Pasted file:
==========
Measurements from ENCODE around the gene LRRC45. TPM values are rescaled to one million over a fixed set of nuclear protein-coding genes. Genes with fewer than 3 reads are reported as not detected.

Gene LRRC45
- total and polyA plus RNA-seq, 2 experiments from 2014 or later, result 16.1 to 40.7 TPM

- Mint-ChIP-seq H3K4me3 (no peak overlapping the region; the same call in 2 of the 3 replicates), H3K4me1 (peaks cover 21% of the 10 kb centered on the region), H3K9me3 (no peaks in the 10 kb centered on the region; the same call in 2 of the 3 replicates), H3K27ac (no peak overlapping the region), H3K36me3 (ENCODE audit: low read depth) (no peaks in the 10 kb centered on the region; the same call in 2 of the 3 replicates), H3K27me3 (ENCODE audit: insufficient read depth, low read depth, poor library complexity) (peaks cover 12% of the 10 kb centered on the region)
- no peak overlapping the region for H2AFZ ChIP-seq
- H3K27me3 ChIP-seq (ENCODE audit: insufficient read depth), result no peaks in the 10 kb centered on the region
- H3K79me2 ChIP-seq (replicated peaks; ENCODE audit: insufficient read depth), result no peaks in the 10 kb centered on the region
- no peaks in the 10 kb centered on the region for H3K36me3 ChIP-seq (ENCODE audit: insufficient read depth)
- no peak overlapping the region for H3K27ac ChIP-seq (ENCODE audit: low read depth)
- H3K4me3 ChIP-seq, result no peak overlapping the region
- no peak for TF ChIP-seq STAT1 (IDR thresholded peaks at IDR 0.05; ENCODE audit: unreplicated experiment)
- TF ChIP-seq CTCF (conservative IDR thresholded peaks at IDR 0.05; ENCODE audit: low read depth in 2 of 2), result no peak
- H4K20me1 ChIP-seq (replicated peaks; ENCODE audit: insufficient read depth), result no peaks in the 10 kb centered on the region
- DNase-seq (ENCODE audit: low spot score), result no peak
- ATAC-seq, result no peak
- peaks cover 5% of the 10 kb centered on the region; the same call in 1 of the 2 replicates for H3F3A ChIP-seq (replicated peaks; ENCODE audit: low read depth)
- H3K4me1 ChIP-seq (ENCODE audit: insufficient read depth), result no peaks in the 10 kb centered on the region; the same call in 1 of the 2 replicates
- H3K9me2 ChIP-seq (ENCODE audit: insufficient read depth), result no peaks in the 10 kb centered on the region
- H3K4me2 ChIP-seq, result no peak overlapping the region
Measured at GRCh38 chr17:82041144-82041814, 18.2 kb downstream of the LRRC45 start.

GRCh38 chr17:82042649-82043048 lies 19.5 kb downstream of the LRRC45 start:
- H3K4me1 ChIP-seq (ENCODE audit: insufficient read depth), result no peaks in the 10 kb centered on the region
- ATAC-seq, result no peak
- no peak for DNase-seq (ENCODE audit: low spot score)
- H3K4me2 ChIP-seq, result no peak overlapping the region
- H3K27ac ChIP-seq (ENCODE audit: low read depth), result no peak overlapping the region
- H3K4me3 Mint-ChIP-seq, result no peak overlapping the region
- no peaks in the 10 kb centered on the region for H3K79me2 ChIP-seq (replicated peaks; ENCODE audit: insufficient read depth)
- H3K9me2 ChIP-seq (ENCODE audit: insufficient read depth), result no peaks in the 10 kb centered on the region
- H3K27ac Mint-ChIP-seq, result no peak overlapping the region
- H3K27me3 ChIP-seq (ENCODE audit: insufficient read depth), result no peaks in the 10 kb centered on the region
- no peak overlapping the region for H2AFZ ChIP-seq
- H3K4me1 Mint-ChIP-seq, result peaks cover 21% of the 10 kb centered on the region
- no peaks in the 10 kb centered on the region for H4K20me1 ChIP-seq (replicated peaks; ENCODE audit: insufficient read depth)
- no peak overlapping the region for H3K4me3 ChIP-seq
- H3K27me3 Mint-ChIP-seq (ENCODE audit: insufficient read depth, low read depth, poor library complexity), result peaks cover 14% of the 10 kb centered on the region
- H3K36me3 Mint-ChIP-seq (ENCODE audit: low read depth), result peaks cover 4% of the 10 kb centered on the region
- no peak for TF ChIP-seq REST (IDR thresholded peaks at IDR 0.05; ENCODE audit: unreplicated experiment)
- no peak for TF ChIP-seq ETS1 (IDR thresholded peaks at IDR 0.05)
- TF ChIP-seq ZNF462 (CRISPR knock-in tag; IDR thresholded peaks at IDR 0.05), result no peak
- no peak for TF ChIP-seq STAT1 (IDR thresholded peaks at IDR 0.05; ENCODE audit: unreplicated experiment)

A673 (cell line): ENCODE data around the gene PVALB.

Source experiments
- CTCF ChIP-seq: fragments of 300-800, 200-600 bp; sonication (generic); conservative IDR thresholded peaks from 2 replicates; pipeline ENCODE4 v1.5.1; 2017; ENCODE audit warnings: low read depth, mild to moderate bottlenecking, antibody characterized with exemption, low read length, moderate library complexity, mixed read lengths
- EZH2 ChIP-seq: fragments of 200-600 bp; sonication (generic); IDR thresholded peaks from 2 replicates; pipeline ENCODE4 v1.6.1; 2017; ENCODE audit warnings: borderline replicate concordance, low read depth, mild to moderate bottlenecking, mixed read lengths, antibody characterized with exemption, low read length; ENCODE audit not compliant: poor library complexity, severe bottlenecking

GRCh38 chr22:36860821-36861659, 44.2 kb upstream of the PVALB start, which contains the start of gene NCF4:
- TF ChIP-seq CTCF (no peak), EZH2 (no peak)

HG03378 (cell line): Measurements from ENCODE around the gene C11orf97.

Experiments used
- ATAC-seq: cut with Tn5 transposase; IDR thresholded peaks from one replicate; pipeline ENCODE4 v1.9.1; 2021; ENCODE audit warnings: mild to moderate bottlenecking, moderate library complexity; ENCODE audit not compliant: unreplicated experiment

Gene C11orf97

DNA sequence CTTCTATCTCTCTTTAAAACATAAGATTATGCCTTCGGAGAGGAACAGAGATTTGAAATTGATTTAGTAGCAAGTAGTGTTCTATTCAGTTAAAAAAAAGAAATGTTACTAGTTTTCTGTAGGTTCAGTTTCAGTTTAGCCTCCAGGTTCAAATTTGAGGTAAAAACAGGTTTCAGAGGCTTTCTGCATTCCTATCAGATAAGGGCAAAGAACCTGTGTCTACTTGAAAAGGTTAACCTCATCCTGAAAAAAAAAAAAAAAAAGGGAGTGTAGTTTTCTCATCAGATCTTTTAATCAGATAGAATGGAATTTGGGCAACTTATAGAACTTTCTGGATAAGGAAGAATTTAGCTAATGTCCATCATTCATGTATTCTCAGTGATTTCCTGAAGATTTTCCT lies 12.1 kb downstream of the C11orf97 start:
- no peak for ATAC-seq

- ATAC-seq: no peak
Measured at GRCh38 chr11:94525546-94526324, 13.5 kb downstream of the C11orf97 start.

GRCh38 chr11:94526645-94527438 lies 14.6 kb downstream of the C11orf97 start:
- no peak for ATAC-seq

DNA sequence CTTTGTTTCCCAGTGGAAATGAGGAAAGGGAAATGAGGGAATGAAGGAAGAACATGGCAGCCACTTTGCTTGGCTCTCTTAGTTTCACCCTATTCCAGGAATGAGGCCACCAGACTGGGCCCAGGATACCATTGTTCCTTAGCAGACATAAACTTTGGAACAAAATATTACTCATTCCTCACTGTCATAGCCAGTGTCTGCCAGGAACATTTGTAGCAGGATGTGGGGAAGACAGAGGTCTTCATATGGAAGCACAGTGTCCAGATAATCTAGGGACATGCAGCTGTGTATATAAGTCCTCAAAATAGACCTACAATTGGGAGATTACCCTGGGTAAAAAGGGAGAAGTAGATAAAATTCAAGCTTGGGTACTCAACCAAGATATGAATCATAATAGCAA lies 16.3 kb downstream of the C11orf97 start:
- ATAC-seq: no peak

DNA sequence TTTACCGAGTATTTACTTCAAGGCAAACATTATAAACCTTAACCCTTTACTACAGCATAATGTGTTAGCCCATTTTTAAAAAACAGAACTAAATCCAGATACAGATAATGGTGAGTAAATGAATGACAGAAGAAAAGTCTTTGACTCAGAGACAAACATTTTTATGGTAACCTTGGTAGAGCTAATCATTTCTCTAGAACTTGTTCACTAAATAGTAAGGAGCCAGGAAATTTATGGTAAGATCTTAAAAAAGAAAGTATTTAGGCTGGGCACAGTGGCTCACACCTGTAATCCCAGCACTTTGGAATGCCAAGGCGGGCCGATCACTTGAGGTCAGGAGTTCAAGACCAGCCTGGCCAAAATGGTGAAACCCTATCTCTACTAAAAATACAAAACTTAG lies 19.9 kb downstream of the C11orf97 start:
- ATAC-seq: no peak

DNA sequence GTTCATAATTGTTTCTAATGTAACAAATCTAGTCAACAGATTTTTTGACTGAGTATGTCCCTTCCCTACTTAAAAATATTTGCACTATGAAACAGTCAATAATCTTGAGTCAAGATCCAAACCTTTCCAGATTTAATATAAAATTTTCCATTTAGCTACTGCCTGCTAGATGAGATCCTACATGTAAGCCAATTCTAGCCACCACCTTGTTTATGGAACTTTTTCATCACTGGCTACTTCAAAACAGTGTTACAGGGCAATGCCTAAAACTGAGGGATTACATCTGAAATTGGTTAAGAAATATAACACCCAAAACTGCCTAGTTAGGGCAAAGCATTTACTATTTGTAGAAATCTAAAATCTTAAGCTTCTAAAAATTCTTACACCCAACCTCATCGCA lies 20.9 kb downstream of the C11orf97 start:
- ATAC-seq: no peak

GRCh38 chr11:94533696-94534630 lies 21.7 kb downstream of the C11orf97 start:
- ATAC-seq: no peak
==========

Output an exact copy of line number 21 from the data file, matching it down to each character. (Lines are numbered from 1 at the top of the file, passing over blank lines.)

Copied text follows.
GRCh38 chr17:82042649-82043048 lies 19.5 kb downstream of the LRRC45 start: